I’d like a real pony, or a Givenchy ponyskin Pandora, but failing both of these, this clutch isn’t a bad third choice. I’m finally at that stage of life (23) where I feel like I can actually be responsible enough to own a bag without straps. And at £35 I’m not going to cry TOO hard if this trust in myself is misplaced and I lose another possession to the great God of nightbus.


Commes des Garcons wallet, Dover Street Market



I hate wallets. I hate carrying cash. I hate never being able to find anything in my bag more, though. Commes wallets come in roughly 677 varieties, but this one is my favourite. I love the unisex shape, the understated detailing of the stitching and it’s obviously in my favourite colour.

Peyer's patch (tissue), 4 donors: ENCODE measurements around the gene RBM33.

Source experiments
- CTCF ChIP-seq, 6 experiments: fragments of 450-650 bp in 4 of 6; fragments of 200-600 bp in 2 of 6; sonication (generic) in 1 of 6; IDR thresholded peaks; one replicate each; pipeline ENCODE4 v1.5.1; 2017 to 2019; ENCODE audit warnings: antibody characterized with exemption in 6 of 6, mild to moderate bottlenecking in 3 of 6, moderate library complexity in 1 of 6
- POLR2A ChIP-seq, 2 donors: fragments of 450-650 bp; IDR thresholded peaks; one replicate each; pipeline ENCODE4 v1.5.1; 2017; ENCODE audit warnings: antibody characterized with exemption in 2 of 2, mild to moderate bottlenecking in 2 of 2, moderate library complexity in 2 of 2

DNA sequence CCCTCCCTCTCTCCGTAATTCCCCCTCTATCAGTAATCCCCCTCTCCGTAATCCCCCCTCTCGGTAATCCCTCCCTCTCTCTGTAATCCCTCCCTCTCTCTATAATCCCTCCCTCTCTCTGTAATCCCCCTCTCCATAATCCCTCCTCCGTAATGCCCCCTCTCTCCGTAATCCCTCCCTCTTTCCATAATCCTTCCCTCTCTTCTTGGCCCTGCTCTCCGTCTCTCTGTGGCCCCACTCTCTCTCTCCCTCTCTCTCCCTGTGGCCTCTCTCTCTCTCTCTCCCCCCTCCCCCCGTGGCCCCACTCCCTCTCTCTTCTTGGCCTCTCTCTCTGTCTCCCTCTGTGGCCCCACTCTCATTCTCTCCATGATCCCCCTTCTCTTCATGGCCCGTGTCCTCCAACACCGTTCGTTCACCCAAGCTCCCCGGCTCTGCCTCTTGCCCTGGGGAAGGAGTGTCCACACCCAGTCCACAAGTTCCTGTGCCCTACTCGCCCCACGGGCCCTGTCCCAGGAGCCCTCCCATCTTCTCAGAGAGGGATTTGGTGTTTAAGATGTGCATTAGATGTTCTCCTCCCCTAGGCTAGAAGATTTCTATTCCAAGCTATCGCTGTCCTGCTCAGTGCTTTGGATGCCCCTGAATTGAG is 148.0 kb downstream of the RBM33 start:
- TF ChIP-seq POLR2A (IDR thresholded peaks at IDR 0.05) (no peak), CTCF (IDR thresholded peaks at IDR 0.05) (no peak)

In recognition of Christmas, a time where I can ease off on buying myself presents for being amazing and let other people do it, here’s part one of 25 things it’s a crying shame that I don’t own yet. Hint hint.



World Champion dress by Pero, from Primitive


Is there actually anything better than a sport-luxe maxi dress, conveniently oversized allowing for maximum Christmas-binge potential without having to resort to the boxing day elasticated waist of shame? No? Thought not.


As Seen in Blitz: Fashioning 80s Style, from Amazon


My first and most enduring fashion-era obsession, I bloody love a bit of 80s clubkid fashion history. I found this first in Paperchase, randomly, but it’s a seriously dense, well written and beautifully illustrated book. I’m usually a bit wary of fashion-era compendiums as I find they’re ususally thin on actual fashion theory/history and more ‘Wikipedia page illustrated by Tumblr’-esque, but this is definitely worth a read, and another, and another.


Banging parka, ASOS